In Matthew 20:16, Jesus reminds us of His infinite generosity and mercy. It's not the big shots who go to the head of the class, but the obedient servants who live out His message. While it may feel like we are plodding on in glamorless fashion, we hold great value in our Savior's eyes. Our dutiful daily care of our special children holds infinite value to God! How often do we think that only those doing something more "important", influential or professional is all that counts? How many days do we collapse in the evening feeling like we've accomplished nothing? Take heart! The Lord is showing you that your often thankless work, done in love, puts you at the front of the line!

While this is good news, do be mindful that we cannot give away what we do not possess to begin with. We must make sure we maintain at least some level of personal care lest we wind up broken down, burned out and hospitalized! Being deliberate about making so much time to briefly engage in a favorite activity (reading, crafting, having a cup of coffee) each week is key to becoming a sane, healthy parent.

However, at those times when crisis with our kids put us at the absolute bottom of the list, we can persevere, knowing that the King of Kings considers us to be most cherished of followers. "For when I am weak, then I am strong." (2 Corinthians 12:10, NIV)

Monday, April 5, 2010

Looking in All the Wrong Places

On the first day of the week, very early in the morning, the women took the spices they had prepared and went to the tomb. They found the stone rolled away from the tomb, but when they entered, they did not find the body of the Lord Jesus. While they were wondering about this, suddenly two men in clothes that gleamed like lightning stood beside them. In their fright the women bowed down with their faces to the ground, but the men said to them, "Why do you look for the living among the dead?" Luke 24:1-5

"Why do you look for the living among the dead?" Those words have been haunting me this Easter weekend. Probably because they have much wider implications than that of notifying a group of women venturing to anoint a body that this man has risen. I can't help but feel those words directed at me. How often do I seek to find life by journeying to a lifeless place?

I could write a book on all the ways we humans seek life in dead ways. But let me share some thoughts on just an obvious few.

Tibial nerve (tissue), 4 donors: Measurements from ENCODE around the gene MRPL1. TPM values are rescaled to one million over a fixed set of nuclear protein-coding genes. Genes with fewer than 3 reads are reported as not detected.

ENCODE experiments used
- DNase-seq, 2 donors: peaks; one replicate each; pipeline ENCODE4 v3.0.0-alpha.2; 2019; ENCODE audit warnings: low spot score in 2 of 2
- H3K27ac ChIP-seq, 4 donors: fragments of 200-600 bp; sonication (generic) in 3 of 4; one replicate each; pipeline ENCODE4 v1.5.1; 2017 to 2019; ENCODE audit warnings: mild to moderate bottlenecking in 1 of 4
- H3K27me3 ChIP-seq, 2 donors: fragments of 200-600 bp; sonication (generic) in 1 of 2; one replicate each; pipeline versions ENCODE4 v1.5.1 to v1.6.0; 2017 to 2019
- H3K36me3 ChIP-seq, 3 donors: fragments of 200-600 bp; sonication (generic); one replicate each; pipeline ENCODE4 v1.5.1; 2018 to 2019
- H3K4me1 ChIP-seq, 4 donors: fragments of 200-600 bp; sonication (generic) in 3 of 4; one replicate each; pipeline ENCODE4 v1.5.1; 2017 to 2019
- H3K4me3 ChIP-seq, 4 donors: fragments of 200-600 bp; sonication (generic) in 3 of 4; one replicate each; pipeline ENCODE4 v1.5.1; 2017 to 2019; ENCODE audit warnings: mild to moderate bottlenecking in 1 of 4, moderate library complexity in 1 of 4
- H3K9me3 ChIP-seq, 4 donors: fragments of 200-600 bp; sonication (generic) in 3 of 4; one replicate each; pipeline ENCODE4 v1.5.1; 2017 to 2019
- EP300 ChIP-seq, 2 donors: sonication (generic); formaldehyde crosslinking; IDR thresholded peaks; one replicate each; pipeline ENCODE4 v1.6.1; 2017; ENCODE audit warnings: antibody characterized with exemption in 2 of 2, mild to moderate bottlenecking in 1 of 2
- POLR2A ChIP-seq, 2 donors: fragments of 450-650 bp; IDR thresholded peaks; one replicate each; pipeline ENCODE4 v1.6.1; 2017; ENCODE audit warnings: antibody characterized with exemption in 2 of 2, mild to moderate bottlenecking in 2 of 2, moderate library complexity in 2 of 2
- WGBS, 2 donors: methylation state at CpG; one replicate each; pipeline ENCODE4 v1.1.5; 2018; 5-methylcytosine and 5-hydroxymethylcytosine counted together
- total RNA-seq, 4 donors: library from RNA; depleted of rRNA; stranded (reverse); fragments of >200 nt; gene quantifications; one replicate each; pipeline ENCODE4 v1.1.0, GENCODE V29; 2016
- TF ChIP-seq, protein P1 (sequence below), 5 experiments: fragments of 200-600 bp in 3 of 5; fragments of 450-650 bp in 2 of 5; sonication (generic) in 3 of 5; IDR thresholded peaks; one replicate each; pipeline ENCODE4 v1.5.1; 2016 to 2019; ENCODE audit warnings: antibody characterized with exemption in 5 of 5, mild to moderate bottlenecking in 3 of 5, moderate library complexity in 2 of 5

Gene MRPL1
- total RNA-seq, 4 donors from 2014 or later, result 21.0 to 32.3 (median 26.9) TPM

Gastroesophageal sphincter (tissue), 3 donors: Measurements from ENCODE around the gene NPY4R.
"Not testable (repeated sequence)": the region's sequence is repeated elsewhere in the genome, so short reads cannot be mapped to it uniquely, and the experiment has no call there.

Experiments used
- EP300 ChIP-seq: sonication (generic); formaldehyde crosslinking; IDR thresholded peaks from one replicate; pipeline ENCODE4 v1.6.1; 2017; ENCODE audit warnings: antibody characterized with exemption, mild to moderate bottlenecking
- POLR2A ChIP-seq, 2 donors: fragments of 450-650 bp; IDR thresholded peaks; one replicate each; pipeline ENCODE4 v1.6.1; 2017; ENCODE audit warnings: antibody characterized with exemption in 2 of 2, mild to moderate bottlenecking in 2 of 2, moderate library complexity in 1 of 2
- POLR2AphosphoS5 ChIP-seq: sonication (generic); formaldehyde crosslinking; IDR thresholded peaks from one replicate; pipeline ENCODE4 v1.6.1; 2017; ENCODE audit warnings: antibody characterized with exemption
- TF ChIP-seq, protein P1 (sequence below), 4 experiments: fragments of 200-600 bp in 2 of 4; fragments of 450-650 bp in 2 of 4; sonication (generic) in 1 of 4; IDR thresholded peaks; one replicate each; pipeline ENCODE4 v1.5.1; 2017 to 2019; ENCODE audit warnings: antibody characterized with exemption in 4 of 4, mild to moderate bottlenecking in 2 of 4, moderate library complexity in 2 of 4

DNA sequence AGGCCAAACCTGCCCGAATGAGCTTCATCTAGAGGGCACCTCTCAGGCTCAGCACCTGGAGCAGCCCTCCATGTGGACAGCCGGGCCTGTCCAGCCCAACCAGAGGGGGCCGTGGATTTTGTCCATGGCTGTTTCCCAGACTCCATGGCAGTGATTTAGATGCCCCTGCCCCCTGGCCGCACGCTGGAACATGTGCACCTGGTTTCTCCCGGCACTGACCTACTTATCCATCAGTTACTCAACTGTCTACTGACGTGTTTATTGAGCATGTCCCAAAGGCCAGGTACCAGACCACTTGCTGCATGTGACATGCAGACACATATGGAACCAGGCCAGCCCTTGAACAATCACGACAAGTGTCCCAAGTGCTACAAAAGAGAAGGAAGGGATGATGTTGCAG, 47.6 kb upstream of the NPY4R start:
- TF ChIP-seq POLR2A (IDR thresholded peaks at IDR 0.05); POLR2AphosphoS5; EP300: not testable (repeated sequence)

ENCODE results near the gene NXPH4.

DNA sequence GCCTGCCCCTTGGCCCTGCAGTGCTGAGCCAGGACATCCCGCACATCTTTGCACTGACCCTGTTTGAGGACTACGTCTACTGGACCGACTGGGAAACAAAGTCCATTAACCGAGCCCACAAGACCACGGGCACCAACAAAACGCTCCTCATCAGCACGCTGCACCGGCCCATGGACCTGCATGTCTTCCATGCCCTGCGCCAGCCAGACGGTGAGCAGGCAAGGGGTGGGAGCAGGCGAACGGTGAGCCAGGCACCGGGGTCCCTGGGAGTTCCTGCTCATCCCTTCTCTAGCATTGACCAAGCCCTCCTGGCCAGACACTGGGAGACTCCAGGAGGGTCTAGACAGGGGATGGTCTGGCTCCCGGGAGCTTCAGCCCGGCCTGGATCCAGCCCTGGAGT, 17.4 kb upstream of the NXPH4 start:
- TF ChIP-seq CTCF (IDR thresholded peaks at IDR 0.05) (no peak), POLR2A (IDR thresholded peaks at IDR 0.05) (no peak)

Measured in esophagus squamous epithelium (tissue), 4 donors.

One way of seeking the living among the dead is when I turn to people for their opinions before I ever seek God's. What a foolish pursuit it is turning to fallible humans for a definitive answer when I have a Sovereign Father who is the Creator of all wisdom! 1 Corinthians 1:25 says, "For the foolishness of God is wiser than man's wisdom, and the weakness of God is stronger than man's strength." Yet, so often without thinking I'll pick up the phone, confusing myself by trying to survey friends on how to deal with a tough situation. Now, I'm not saying that we should avoid gaining insights from other people. However, discerning God's will should be the primary goal and begin with prayer and the word. Adding the select wisdom or experience of a godly few should follow that. Some of the worst decisions of my life have been made when I proceeded without even consulting God! How dead it truly is to have my life guided solely by the opinions of others!

Another way I have sought the living among the dead is when I thought I'd feel better with the consistent habit of complaining. There seems to be a popular thought in our culture that letting it all hang out gets it out and helps us feel better. But living in a perpetual state of verbal spewing because I feel I have the right, does neither myself nor others any good. God warns us in Proverbs 29:11 "A fool gives full vent to his anger, but a wise man keeps himself under control." When I just jump right in to bash that which I dislike or irritates me, I'm seeking to feel better by looking in a very dead place. Not only that, but I'm also making myself look pretty bad to others in the process.

A last way that I'm going to mention here where I look for the living among the dead may seem radical to some. That way is when I seek to avoid suffering at all costs. To suffer is to be human, to live. Still, I have spent too many years trying to buy into the cultural lie that suffering is bad. How easily I forget that one of the last things Jesus warned His disciples was, "...In this world you will have trouble. But take heart! I have overcome the world." (John 16:33) There is no life that is untouched by sorrow. Suffering is that part of life which grows us, gives us wisdom and hopefully, imparts compassion. Trying to skip that part of the equation is looking for life where it does not exist.

I could go on with more examples, but these few ideas should cause you to think of ways that you too have looked in all the wrong places. Let's learn from the women arriving at Christ's tomb that first Easter morning. When we seek the living among the dead, we come up empty. Only in our willingness to leave the vacant tomb of our mistaken ways of thinking do we experience the joy of the Resurrection. Admitting that God has a much better ending to our story than we could ever fathom brings us back to the path of blessing that He has planned for our lives.

PRAY:  Holy Spirit, remind us that we are Easter people with boundless hope at hand.  Tap on our shoulder and redirect our focus when we wander into looking for life in dead places.

~ Barb Dittrich